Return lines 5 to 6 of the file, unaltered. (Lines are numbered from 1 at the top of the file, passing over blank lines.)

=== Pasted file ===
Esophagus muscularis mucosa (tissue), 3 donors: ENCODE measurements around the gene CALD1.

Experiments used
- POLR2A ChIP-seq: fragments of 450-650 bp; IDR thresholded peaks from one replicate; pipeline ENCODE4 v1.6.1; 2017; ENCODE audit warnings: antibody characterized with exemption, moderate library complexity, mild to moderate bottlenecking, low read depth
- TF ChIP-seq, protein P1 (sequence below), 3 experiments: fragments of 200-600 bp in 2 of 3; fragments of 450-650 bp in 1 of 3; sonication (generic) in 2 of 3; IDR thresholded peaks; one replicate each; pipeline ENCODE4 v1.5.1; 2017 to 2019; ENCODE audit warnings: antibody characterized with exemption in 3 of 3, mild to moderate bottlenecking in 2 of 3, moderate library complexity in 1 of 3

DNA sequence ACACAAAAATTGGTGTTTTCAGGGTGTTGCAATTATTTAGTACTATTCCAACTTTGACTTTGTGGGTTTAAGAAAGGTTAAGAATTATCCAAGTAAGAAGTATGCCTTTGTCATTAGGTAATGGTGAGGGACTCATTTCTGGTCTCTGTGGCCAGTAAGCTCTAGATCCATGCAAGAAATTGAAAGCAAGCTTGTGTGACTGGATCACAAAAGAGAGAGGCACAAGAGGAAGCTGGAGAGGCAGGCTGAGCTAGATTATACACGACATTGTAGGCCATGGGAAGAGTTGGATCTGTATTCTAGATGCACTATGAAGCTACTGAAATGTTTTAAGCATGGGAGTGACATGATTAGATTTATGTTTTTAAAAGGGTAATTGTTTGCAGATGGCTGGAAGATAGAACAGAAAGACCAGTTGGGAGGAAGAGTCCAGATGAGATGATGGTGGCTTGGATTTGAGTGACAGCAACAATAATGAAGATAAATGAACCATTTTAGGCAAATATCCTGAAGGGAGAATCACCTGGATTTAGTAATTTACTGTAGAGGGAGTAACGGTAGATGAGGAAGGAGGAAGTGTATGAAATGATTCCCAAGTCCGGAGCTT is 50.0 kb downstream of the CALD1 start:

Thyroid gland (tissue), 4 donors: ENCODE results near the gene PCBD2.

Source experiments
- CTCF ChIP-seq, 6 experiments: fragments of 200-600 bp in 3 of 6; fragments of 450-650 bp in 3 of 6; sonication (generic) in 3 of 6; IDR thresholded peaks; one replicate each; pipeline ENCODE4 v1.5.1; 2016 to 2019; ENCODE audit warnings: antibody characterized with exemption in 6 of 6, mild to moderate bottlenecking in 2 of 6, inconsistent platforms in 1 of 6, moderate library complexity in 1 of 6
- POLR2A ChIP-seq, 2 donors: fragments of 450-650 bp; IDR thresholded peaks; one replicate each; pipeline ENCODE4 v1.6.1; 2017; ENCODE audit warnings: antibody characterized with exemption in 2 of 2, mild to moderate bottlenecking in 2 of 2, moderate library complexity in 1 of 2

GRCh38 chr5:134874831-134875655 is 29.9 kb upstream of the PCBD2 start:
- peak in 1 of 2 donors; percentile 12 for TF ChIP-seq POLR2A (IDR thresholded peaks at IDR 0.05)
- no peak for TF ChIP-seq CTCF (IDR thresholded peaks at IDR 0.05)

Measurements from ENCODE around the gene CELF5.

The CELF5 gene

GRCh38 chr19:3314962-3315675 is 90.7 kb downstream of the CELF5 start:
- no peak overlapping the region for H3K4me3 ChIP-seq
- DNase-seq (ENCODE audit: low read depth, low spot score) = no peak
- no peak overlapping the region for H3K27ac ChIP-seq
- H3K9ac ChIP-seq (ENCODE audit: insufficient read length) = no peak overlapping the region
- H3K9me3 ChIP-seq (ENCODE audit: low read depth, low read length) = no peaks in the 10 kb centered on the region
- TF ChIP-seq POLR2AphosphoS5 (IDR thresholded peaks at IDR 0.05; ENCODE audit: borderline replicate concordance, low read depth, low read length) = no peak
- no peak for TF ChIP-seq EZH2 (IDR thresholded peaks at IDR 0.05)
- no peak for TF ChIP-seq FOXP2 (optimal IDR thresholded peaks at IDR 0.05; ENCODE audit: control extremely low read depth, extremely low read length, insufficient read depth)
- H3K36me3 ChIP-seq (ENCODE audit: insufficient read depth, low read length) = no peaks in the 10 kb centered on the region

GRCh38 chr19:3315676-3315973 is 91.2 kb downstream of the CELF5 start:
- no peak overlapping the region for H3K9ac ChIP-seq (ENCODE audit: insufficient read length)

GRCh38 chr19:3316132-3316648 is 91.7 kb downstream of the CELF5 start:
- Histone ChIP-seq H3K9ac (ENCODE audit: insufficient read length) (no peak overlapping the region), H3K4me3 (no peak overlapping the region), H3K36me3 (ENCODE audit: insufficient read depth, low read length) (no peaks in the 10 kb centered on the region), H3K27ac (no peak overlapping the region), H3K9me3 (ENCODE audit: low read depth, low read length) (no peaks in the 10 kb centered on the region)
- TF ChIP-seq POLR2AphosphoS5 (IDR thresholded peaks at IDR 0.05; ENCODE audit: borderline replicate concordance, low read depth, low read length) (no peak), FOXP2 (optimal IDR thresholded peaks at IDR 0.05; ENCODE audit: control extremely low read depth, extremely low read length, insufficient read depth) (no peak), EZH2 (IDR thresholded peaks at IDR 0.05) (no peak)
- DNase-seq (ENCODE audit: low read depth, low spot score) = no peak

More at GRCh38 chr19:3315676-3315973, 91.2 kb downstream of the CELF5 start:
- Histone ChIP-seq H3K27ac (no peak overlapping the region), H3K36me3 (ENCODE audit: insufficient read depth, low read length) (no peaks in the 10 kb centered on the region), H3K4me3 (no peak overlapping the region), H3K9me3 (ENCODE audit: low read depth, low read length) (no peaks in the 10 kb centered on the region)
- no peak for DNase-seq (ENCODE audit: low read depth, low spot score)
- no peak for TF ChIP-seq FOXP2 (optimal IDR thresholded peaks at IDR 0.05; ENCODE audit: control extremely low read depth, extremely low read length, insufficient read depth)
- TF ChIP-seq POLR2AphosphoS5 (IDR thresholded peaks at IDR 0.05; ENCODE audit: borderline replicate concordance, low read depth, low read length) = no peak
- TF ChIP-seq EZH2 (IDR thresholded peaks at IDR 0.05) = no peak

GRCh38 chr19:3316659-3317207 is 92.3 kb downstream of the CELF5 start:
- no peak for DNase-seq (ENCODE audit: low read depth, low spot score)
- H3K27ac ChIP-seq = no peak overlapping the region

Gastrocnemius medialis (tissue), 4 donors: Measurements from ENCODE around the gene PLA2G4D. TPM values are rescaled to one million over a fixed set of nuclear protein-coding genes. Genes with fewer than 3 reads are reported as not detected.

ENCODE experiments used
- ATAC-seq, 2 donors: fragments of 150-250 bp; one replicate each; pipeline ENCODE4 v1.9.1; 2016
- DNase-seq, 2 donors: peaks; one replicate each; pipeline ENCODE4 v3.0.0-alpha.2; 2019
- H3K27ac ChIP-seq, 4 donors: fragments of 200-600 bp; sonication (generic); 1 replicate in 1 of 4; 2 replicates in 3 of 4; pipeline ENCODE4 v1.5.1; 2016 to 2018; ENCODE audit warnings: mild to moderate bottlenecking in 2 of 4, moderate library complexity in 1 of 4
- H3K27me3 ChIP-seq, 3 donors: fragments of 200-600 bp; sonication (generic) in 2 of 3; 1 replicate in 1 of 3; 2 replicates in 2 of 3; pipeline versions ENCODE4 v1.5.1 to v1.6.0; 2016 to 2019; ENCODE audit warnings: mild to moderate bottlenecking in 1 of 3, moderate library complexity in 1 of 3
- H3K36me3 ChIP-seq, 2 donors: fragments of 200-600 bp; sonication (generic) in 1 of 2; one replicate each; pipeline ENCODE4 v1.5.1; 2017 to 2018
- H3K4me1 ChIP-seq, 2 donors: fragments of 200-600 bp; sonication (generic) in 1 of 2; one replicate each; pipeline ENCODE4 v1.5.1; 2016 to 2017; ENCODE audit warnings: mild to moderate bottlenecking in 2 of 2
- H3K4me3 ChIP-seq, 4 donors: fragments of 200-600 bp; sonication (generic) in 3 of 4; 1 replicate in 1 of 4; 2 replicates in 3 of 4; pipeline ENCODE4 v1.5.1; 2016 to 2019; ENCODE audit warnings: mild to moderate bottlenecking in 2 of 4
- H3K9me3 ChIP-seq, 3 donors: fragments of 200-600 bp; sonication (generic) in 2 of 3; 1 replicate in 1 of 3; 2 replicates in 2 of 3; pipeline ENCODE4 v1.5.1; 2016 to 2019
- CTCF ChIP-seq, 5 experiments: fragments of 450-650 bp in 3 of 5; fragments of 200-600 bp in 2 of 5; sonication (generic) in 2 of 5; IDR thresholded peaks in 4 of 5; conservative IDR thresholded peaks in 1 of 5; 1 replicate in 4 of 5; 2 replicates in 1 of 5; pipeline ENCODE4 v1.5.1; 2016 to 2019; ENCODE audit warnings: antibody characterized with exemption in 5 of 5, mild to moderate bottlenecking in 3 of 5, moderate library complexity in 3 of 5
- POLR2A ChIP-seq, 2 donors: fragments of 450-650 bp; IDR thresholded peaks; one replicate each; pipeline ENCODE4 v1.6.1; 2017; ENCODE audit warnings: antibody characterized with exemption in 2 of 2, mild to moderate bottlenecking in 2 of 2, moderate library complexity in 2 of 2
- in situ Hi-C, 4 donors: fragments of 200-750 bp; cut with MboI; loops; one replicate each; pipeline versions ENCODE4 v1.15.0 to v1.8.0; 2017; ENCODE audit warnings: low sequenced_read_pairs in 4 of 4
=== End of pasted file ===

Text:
DNA sequence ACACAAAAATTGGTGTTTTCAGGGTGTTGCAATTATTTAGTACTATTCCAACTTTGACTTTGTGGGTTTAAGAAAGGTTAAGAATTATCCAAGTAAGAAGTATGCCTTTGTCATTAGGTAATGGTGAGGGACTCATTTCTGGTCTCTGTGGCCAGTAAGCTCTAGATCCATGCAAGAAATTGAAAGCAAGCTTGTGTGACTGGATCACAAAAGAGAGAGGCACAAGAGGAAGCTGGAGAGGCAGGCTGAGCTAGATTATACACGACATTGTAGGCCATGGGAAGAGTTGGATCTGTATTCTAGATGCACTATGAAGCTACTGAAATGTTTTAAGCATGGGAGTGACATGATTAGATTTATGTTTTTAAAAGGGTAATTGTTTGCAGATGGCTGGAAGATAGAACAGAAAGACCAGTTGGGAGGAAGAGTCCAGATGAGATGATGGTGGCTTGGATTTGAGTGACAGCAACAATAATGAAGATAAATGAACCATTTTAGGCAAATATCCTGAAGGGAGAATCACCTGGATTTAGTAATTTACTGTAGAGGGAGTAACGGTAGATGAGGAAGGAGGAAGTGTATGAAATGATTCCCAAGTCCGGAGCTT is 50.0 kb downstream of the CALD1 start:

Thyroid gland (tissue), 4 donors: ENCODE results near the gene PCBD2.